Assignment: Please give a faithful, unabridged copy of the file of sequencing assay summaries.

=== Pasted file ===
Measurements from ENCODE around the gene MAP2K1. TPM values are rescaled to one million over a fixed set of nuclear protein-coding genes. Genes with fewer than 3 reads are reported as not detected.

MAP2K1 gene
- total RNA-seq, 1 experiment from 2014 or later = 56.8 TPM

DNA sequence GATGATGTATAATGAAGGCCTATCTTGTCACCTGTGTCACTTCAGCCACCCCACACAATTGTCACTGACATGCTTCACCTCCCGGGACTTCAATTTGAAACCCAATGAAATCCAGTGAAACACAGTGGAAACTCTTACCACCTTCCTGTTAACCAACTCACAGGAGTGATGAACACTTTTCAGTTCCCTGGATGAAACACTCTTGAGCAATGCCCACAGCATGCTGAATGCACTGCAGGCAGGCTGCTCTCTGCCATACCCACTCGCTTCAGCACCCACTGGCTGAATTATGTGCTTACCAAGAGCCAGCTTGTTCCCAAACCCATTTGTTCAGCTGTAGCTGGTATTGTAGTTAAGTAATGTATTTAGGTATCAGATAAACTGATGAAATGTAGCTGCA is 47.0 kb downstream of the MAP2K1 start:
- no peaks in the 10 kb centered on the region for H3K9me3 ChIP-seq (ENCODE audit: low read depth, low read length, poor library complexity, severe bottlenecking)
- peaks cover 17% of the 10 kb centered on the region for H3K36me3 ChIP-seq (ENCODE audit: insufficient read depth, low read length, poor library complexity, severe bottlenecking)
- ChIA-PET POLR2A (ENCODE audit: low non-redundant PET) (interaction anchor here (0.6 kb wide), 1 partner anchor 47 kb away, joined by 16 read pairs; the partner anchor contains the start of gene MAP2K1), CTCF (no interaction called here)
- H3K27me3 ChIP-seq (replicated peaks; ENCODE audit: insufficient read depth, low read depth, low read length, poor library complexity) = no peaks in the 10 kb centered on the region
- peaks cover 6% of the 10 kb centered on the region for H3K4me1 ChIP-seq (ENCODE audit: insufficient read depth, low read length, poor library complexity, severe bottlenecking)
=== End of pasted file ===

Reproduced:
Measurements from ENCODE around the gene MAP2K1. TPM values are rescaled to one million over a fixed set of nuclear protein-coding genes. Genes with fewer than 3 reads are reported as not detected.

MAP2K1 gene
- total RNA-seq, 1 experiment from 2014 or later = 56.8 TPM

DNA sequence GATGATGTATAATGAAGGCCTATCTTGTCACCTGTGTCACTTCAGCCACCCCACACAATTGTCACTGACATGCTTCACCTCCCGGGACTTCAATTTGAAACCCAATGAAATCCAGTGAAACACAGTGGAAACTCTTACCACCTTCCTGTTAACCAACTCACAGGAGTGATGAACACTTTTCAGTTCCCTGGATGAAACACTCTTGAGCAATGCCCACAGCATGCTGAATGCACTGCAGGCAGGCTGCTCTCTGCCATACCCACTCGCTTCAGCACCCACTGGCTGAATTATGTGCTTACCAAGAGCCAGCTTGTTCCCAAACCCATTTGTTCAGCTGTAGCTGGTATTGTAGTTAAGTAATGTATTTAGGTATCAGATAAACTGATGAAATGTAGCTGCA is 47.0 kb downstream of the MAP2K1 start:
- no peaks in the 10 kb centered on the region for H3K9me3 ChIP-seq (ENCODE audit: low read depth, low read length, poor library complexity, severe bottlenecking)
- peaks cover 17% of the 10 kb centered on the region for H3K36me3 ChIP-seq (ENCODE audit: insufficient read depth, low read length, poor library complexity, severe bottlenecking)
- ChIA-PET POLR2A (ENCODE audit: low non-redundant PET) (interaction anchor here (0.6 kb wide), 1 partner anchor 47 kb away, joined by 16 read pairs; the partner anchor contains the start of gene MAP2K1), CTCF (no interaction called here)
- H3K27me3 ChIP-seq (replicated peaks; ENCODE audit: insufficient read depth, low read depth, low read length, poor library complexity) = no peaks in the 10 kb centered on the region
- peaks cover 6% of the 10 kb centered on the region for H3K4me1 ChIP-seq (ENCODE audit: insufficient read depth, low read length, poor library complexity, severe bottlenecking)